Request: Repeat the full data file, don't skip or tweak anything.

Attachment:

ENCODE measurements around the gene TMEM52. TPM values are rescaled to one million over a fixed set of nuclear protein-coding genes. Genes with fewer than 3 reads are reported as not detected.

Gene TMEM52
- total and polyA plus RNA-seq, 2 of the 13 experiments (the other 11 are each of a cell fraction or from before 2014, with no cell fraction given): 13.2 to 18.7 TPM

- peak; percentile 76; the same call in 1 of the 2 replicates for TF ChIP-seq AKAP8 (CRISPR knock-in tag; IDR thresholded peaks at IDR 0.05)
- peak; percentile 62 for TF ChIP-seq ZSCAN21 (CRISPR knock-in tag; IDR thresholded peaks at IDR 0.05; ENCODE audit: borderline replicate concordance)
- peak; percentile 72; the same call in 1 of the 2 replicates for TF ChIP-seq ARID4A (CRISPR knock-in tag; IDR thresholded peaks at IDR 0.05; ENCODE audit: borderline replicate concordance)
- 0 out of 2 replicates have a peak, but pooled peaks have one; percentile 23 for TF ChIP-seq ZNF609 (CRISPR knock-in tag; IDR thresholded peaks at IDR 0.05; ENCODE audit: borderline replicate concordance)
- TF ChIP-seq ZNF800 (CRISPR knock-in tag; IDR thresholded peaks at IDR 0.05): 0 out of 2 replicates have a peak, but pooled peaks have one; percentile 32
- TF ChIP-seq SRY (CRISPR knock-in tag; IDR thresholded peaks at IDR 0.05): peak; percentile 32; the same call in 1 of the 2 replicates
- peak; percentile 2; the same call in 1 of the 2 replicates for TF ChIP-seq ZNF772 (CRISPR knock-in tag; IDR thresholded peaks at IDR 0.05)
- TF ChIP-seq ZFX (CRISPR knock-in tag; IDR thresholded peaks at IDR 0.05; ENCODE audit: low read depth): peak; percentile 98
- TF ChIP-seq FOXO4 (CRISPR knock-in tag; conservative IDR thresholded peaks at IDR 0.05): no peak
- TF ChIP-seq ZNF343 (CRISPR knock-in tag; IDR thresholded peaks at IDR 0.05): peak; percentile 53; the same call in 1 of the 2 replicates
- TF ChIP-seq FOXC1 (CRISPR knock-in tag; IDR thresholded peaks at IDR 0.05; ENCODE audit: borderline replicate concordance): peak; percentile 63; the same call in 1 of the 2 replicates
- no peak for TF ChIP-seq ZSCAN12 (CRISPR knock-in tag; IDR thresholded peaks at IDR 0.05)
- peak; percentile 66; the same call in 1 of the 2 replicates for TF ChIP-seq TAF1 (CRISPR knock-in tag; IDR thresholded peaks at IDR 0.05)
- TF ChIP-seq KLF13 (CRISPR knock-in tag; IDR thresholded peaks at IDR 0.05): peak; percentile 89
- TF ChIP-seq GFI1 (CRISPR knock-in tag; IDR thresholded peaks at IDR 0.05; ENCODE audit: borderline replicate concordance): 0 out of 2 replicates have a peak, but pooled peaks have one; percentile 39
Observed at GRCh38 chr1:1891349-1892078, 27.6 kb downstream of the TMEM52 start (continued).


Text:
ENCODE measurements around the gene TMEM52. TPM values are rescaled to one million over a fixed set of nuclear protein-coding genes. Genes with fewer than 3 reads are reported as not detected.

Gene TMEM52
- total and polyA plus RNA-seq, 2 of the 13 experiments (the other 11 are each of a cell fraction or from before 2014, with no cell fraction given): 13.2 to 18.7 TPM

- peak; percentile 76; the same call in 1 of the 2 replicates for TF ChIP-seq AKAP8 (CRISPR knock-in tag; IDR thresholded peaks at IDR 0.05)
- peak; percentile 62 for TF ChIP-seq ZSCAN21 (CRISPR knock-in tag; IDR thresholded peaks at IDR 0.05; ENCODE audit: borderline replicate concordance)
- peak; percentile 72; the same call in 1 of the 2 replicates for TF ChIP-seq ARID4A (CRISPR knock-in tag; IDR thresholded peaks at IDR 0.05; ENCODE audit: borderline replicate concordance)
- 0 out of 2 replicates have a peak, but pooled peaks have one; percentile 23 for TF ChIP-seq ZNF609 (CRISPR knock-in tag; IDR thresholded peaks at IDR 0.05; ENCODE audit: borderline replicate concordance)
- TF ChIP-seq ZNF800 (CRISPR knock-in tag; IDR thresholded peaks at IDR 0.05): 0 out of 2 replicates have a peak, but pooled peaks have one; percentile 32
- TF ChIP-seq SRY (CRISPR knock-in tag; IDR thresholded peaks at IDR 0.05): peak; percentile 32; the same call in 1 of the 2 replicates
- peak; percentile 2; the same call in 1 of the 2 replicates for TF ChIP-seq ZNF772 (CRISPR knock-in tag; IDR thresholded peaks at IDR 0.05)
- TF ChIP-seq ZFX (CRISPR knock-in tag; IDR thresholded peaks at IDR 0.05; ENCODE audit: low read depth): peak; percentile 98
- TF ChIP-seq FOXO4 (CRISPR knock-in tag; conservative IDR thresholded peaks at IDR 0.05): no peak
- TF ChIP-seq ZNF343 (CRISPR knock-in tag; IDR thresholded peaks at IDR 0.05): peak; percentile 53; the same call in 1 of the 2 replicates
- TF ChIP-seq FOXC1 (CRISPR knock-in tag; IDR thresholded peaks at IDR 0.05; ENCODE audit: borderline replicate concordance): peak; percentile 63; the same call in 1 of the 2 replicates
- no peak for TF ChIP-seq ZSCAN12 (CRISPR knock-in tag; IDR thresholded peaks at IDR 0.05)
- peak; percentile 66; the same call in 1 of the 2 replicates for TF ChIP-seq TAF1 (CRISPR knock-in tag; IDR thresholded peaks at IDR 0.05)
- TF ChIP-seq KLF13 (CRISPR knock-in tag; IDR thresholded peaks at IDR 0.05): peak; percentile 89
- TF ChIP-seq GFI1 (CRISPR knock-in tag; IDR thresholded peaks at IDR 0.05; ENCODE audit: borderline replicate concordance): 0 out of 2 replicates have a peak, but pooled peaks have one; percentile 39
Observed at GRCh38 chr1:1891349-1892078, 27.6 kb downstream of the TMEM52 start (continued).